Last week, I called out the Occupational Safety and Health Administration for its failure to seriously consider whether the National Football League is violating the Occupational Safety and Health Act. Based on a recent article in the Washington Post, no one should hold his breath until OSHA investigates the NFL. The agency is way behind with other duties it’s supposed to perform.
When it was announced this week that the chairman of the Vatican Bank was under investigation for money laundering, the Vatican said it was “perplexed and astonished.” The Vatican also expressed “maximum confidence” in the chairman. Sound familiar? The Vatican was astonished when the child sex abuse scandal first broke. The Vatican expressed confidence that Catholic priests would never engage in such outrageous conduct.
When I began this blog, I predicted that the big area of employment litigation for the future was age discrimination. Because of the sheer number of aging baby boomers, many would be retired or discharged, arguably in violation of the Age Discrimination in Employment Act (ADEA). When I made this prediction, I didn’t see the Great Recession coming.
The Equal Employment Opportunity Commission filed a class action against Area Temps, alleging that the temporary agency had honored some of its clients’ requests to deny employment on the basis of race, age, gender, and national origin. To meet its client’s requests, Area Temps devised a code to screen out applicants. The code was used to make sure the agency didn’t place the wrong person at a client that had indicated a preference.
Earlier this week, three former female employees of Goldman Sachs filed suit against the firm for sex discrimination. The three women allege that Goldman systematically discriminates against female employees by paying them less than males in comparable positions. They also contend that Goldman promotes male employees more frequently than females.
Under the Americans with Disabilities Act (ADA), placing a disabled employee (who is qualified) in a vacant position has always been a reasonable accommodation. But when is a position vacant? That may seem like a question easily answered, but not always. The recent case of Duvall v. Georgia-Pacific Consumer Products, decided by the Tenth Circuit Court of Appeals, shows why.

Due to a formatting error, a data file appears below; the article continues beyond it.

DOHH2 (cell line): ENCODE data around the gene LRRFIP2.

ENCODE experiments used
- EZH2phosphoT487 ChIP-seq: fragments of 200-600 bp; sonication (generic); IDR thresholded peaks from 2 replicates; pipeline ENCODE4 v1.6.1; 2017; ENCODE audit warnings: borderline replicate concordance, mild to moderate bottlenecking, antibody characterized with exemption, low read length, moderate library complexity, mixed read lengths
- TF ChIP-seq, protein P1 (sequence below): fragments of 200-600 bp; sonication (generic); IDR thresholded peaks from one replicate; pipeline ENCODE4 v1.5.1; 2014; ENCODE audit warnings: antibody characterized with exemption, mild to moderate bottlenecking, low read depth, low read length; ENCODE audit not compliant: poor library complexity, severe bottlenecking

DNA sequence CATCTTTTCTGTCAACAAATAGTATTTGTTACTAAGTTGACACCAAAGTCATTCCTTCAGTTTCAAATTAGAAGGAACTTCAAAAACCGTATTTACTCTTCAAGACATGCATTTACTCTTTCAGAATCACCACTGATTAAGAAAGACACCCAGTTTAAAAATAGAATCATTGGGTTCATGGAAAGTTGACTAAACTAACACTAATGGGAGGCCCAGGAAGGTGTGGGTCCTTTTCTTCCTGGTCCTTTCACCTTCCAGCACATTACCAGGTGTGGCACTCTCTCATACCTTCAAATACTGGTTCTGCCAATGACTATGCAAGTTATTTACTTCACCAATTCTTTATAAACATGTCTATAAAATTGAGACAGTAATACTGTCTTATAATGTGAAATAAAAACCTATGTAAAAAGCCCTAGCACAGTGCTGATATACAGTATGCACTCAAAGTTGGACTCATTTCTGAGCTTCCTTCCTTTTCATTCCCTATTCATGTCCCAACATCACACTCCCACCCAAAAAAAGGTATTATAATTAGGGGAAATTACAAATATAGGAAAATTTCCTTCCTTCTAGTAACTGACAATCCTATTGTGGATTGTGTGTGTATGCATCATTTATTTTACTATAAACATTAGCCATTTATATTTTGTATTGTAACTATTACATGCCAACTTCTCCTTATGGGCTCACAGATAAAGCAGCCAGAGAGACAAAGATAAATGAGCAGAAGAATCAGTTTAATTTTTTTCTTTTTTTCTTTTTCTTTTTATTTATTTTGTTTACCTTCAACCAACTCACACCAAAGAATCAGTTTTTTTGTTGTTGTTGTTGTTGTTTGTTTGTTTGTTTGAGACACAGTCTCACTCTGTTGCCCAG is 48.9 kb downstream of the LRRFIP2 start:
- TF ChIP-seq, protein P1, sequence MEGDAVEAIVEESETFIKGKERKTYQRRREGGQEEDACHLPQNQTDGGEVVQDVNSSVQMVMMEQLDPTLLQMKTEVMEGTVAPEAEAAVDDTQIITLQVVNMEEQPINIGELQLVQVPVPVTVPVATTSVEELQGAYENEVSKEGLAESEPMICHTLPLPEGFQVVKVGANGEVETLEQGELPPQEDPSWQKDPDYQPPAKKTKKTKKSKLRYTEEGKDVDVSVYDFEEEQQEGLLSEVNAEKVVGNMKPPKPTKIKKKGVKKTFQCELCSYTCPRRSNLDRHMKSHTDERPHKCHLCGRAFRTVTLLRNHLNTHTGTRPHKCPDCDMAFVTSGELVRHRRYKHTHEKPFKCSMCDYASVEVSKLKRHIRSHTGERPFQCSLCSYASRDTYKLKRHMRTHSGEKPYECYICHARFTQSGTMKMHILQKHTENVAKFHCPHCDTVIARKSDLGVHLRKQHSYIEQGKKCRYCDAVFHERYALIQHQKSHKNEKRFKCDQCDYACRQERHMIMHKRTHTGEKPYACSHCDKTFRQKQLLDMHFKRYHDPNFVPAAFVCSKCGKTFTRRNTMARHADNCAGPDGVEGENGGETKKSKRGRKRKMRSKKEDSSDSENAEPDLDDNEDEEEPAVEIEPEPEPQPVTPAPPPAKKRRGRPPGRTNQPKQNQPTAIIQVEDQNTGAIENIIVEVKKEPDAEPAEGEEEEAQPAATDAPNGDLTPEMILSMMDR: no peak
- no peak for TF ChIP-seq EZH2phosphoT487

Jon Hyman has an excellent post on the effect of the Americans with Disabilities Amendments Act (ADAAA) on many types of illnesses and diseases, cancer in particular. His post includes a summary of one of the first cases decided under the ADAAA. Before the ADA was amended, if an employee’s cancer was in remission, there was probably no disability. This conclusion was based on decisions by the U.S. Supreme Court, which were overturned by the ADAAA.
Shatkin, Shifflett, Maples and Knight worked together as administrative assistants. Shatkin, Shifflett and Maples didn’t get along with Knight. These three employees had strong religious beliefs and decided to seek a higher power’s help in dealing with Knight. After the workday had ended and Knight had left for the day, Shatkin, Shifflett and Maples gathered at Knight’s cubicle. Shatkin rubbed olive oil on the metal doorway of the cubicle to invoke the presence of the Holy Spirit. Shifflett began chanting to remove the demons that possessed Knight. Maples offered an amen.
Well, Hewlett-Packard apparently regards Mark Hurd more highly than we thought. HP fired Mark Hurd, its CEO, for filing false expense reports. (Here and here.) This decision resulted from a sexual harassment claim against Hurd, although HP ’s investigation turned up no evidence of harassment.
Last week, I had a post about the restaurant server who filed a claim with the Tennessee Occupational Safety Health Administration, contending that Tennessee’s law allowing registered gun owners to bring their guns into restaurants and bars that serve alcohol violated TOSHA. Why? Allowing guns to be brought into places that serve alcohol creates a dangerous and unsafe workplace for employees who work in the restaurants and bars because of the threat of violence.